Triggering that gut instinct that you are witnessing the birth of something special, the Cinema EP from UK neo-psychedelic blues rockers Bernaccia is one of those magnificent surprises which has you catching your breath in excitement. Hailing from Newcastle upon Tyne, the band has already reaped an eager attention with a pair of previously released songs. As good as they certainly were though, there is something extra and exceptional about this new release in presence and quality. Bernaccia casts a fusion of blues, folk, and rock which is deliriously captivating; a riveting sculpting of atmospheres, rhythmic slavery, and melodic seduction which is simultaneously expansive and intimate, and simply irresistible.
The quartet of Jonny Noble, Stew Falkous, Chris Cox, and Kieran Healy drew great critical responses and success last year with the release of the track The Keeper, a song followed and equalled in strength and success by No Club. The second track pushed the band into a greater spotlight, helping pave the way for the band to support slots bands such as Wolf People, Twisted Wheel, and Royal Blood, but it is Armada and its two companions making up the new EP that look destined to dramatically push and accelerate the emergence of Bernaccia such their riveting temptations
From its opening breath Armada has intrigue soaking senses and imagination as a sonic whisper brews into a breeze as the distinct tones of Noble begins the expressive narrative. As anthemic beats from Cox join the richly coaxing emergence of the song, its atmosphere and seduction intensifies becoming irresistible as the striding dark bass tones delivered by Healy and the equally eager guitar strokes from Falkous and Noble join the transfixing suasion. The song transports the imagination into imagery of chain gangs, passionate resistance in the face of oppression, and simply lives making their way through unavoidable trouble and suffocation, the power of the song inspiring thoughts to go beyond its own theme and intent. The song is a delicious blaze of sultry, smouldering drama punctuated by those striding rhythms, a bold drama soon matched by its successor.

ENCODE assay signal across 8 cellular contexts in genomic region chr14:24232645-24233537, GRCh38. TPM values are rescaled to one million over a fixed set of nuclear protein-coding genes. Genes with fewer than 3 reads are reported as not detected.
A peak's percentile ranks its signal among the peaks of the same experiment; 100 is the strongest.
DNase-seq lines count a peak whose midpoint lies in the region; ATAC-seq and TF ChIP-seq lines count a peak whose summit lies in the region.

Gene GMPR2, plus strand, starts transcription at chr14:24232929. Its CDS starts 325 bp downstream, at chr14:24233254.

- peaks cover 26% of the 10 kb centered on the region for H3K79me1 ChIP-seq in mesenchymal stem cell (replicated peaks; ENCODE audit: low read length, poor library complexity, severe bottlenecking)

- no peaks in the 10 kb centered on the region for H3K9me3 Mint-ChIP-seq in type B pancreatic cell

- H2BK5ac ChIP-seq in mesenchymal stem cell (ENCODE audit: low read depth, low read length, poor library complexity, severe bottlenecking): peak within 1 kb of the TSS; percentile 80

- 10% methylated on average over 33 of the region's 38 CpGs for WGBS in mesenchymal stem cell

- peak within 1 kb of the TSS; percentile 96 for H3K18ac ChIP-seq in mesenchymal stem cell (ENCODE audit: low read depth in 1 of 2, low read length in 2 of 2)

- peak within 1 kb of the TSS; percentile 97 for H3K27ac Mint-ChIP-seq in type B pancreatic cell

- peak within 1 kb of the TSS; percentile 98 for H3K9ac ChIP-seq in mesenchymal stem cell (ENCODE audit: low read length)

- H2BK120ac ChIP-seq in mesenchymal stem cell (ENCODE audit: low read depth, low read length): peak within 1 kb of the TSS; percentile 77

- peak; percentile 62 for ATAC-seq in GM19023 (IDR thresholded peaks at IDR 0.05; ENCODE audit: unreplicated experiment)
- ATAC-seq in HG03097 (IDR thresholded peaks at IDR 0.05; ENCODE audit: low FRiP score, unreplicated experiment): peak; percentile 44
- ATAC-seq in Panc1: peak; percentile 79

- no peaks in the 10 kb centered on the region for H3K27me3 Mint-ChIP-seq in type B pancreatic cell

Circuit Ryder takes the sinewed rhythms of its predecessor and pushes them into bigger bulging enslavement, their towering call supported just as loftily by a pulsating bass beckoning and the guitar shaped emotive hues of the song. There is a western ambience embracing the track, more Native American than Morricone like and enthrallingly magnetic amongst the folk and rock seeded blues exploit. Essences of The Doors play with thoughts but equally that of Helldorado and the Dennis Hopper Choppers with more than a whisper of The Verve too at times. Accompanied by a new video from Melting Point Media, the song is simply sublime, bordering heroic and apocalyptic.
Final song No Home For The Buffalo reaps the same climate as the previous track, its body bringing an even more potent blues flame as a scuzz kissed edge excitingly teases through the guitars. As across the other songs there is an unrelenting anthemic call to its determined yet controlled stroll, the track spawning a shamanic/ soulful drone which envelops and takes over it’s recipient like an epidemic. It is another outstanding venture standing side by side with its fellow protagonists to ignite and invigorate thoughts and passions, a union of tracks which as mentioned thrusts the band into a whole new realm of success and expectations.
Armada is the first of a single a month sequence from Bernaccia which will make up the Cinema trilogy, each track connected to a piece of exclusive artwork which will be available as an early bird exclusive to the debut download Armada. It is a little confusing to our simple minds especially with this release already being called Cinema, but whether by that name or using Armada in your search, this is an evocative adventure which simply must not be missed.
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